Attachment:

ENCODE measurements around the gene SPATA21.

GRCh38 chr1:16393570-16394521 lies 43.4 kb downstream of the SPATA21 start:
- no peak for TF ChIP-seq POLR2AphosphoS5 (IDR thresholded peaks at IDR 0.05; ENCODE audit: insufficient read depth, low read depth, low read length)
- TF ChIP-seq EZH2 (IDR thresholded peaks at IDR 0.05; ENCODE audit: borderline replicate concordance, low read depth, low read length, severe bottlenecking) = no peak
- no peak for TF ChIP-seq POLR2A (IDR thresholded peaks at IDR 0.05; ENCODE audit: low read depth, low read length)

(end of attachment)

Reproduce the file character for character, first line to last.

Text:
ENCODE measurements around the gene SPATA21.

GRCh38 chr1:16393570-16394521 lies 43.4 kb downstream of the SPATA21 start:
- no peak for TF ChIP-seq POLR2AphosphoS5 (IDR thresholded peaks at IDR 0.05; ENCODE audit: insufficient read depth, low read depth, low read length)
- TF ChIP-seq EZH2 (IDR thresholded peaks at IDR 0.05; ENCODE audit: borderline replicate concordance, low read depth, low read length, severe bottlenecking) = no peak
- no peak for TF ChIP-seq POLR2A (IDR thresholded peaks at IDR 0.05; ENCODE audit: low read depth, low read length)